How to season a cast iron skillet and how often you should do it

A cast iron skillet surrounded by ginger, garlic and rosemary
A cast iron skillet surrounded by ginger, garlic and rosemary (Image credit: Shutterstock)

If you enjoy searing delicious meals, knowing how to season a cast iron skillet  can make all the difference. If you own this particular type of cookware, you’ll find food will stick to the surface and the pan will be more exposed to rust as well. That’s why seasoning is arguably as important as knowing how to clean a cast iron skillet. Apart from cast iron skillets, some Dutch ovens will also need seasoning.

What you will need

Washing detergent 

Sponge or stiff brush

Cooking oil

Dry cloth or paper towels

Aluminium foil

While it sounds tricky, seasoning one of the best cast iron skillets is quick and easy. What's more, all it takes is a few household products, which you may already have in your kitchen cabinets. If you’re new to seasoning, don’t worry — here we breakdown exactly what you need to do step-by-step and answer any questions you may have along the way. So, here’s how to season a cast iron skillet in just four easy steps. 

Want to take better care of your cast iron skillet? Here are 5 mistakes you’re making with your cast iron skillet right now. Be sure to also check out 6 foods you should never cook in a cast iron skillet

Seasoning is only necessary on a traditional cast iron skillet. For more info on the differences, check out cast iron vs enameled cast iron skillet — which is better?

Also, here are 7 things I've learned after cooking on cast iron over the years.

How to season a cast iron skillet

1. Preheat your oven — First you need to preheat your oven at a temperature of 400-450°F in preparation for your seasoned skillet. The final temperature will depend on the smoke point of the oil you choose. Some can go as high as 500°F.

Cast iron skillet on oven hob

Cast iron skillet on oven hob (Image credit: Future)


2. Add a little oil and rub in to coat — Next up, get your chosen oil and pour a tablespoon or two into the skillet. Be mindful not to pour too much, as you’ll only need a thin coat of oil to season.  Then with a clean dry cloth or a paper towel, rub the oil around to coat the entire skillet. Once you’ve oiled the inside, don’t forget to do the same for the outside and the bottom of the skillet.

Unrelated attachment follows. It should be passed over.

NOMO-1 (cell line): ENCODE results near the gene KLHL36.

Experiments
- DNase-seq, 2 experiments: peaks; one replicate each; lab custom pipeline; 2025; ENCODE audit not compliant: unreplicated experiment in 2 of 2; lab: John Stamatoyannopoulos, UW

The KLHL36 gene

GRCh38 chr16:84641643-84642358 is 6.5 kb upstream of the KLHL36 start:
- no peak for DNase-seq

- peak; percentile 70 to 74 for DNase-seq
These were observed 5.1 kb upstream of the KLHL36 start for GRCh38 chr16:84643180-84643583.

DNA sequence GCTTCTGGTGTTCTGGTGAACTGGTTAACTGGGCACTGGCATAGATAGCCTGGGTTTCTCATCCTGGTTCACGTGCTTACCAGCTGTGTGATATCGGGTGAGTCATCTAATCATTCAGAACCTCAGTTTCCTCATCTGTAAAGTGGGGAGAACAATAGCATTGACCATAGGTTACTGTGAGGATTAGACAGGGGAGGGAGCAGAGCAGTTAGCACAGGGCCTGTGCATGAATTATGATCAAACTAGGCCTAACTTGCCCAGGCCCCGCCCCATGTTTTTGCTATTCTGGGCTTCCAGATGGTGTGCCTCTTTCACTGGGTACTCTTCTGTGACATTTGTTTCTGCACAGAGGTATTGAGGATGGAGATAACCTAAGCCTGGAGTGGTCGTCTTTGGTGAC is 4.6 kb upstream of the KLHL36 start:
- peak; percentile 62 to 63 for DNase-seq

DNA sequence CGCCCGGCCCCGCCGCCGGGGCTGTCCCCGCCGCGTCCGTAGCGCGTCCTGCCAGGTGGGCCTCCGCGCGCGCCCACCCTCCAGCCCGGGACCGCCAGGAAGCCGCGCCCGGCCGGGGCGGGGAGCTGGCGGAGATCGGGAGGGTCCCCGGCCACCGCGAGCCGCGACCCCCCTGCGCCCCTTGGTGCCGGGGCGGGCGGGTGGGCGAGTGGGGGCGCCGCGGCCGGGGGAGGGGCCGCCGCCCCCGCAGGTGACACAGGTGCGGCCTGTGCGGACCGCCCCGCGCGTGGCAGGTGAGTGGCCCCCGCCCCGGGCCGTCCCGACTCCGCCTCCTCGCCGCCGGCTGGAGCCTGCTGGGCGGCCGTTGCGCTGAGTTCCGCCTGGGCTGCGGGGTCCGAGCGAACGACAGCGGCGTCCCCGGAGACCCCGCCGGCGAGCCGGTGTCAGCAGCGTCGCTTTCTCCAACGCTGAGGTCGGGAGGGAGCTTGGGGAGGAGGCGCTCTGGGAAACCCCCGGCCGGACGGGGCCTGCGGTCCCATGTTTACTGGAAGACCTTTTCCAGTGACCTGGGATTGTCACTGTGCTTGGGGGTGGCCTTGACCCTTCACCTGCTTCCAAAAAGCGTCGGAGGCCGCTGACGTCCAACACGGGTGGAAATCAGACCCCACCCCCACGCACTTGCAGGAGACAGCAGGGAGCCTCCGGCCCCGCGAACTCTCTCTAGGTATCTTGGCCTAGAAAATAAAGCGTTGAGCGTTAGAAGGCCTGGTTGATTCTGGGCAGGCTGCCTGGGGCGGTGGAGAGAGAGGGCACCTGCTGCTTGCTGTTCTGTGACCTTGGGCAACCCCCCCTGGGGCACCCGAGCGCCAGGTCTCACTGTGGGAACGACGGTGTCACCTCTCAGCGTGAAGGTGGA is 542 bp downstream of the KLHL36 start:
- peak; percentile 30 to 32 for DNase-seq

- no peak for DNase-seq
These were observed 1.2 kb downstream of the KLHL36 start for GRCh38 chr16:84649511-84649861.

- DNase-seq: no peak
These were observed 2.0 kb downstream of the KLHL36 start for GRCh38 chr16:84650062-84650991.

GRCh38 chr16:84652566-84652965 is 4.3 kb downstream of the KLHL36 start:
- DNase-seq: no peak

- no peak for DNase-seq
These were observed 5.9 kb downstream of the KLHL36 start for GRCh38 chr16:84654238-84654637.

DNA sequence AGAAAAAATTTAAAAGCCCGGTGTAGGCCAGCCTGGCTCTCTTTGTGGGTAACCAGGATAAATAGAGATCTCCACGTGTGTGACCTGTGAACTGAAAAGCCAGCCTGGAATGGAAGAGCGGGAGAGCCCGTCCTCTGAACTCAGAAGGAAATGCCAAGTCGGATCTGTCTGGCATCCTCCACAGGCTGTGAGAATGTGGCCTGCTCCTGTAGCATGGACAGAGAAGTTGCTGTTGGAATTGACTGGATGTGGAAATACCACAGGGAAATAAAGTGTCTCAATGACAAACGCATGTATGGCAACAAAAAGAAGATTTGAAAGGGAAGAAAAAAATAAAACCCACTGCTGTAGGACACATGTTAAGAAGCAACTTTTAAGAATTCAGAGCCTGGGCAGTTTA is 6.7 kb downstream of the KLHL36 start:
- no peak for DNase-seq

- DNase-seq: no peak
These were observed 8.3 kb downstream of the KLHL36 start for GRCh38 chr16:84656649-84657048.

Cast iron skillet being seasoned with oil

Cast iron skillet being seasoned with oil (Image credit: Future)


3. Put the skillet in the oven to bake — The key is to place the skillet upside down on the center shelf of the oven to bake for an hour (yes, one hour). It’s always a good idea to place aluminium foil just underneath it, to catch any drips of oil. In any case, you can always read our tips for how to clean an oven to keep it grease-free and spotless. 

Cast iron skillet baking in oven

Cast iron skillet baking in oven (Image credit: Future)

4. Let the skillet cool down before storing — Once your skillet is baked, leave it to completely cool down before taking it out of the oven.

You should notice a smooth, shiny surface on your skillet, meaning it’s ready to go for your next cooking session! Before storing in your cupboard, it’s recommended to line the skillet with a paper towel to give it extra protection from rust. But you can eliminate this with proper care if you follow our steps on how to clean your skillet and remove rust.  

More tips when seasoning your cast iron skillet 

  • What oil should I use to season my skillet? — Generally, you can use any oil in your cupboard. However, vegetable oil, melted butter or canola oil are popular choices. Remember there’s no need to use your best premium brand for seasoning!  
  • How often should I season my skillet? — To get the best out of your cast iron skillet, it’s recommended that you oil it after each use. However, depending on how frequently you use it, 2-3 times a year is sufficient. 
  • How can I tell when my skillet is seasoned properly? — A well-seasoned skillet will be noticeably dark with a shiny, semi-gloss finish. Best of all, it won’t have any rusty patches and will look revived again!  

If the time has come to replace your skillet, here's 7 things you should check when buying a cast iron skillet. You might also be interested in reading I tried the Amazon Basics Dutch oven — here's what I learned.

Cynthia Lawrence
Content Editor, Homes

As the Homes Content Editor, Cynthia Lawrence covers all things homes, interior decorating, and garden-related. She has a wealth of editorial experience testing the latest, ‘must-have’ home appliances, writing buying guides and the handy ‘how to’ features. 

Her work has been published in various titles including, T3, Top Ten Reviews, Ideal Home, Real Homes, Livingetc. and House Beautiful, amongst many.

With a rather unhealthy obsession for all things homes and interiors, she also has an interior design blog for style inspiration and savvy storage solutions (get rid of that clutter!). When she’s not testing cool products, she’ll be searching online for more decor ideas to spruce up her family home or looking for a great bargain!

With contributions from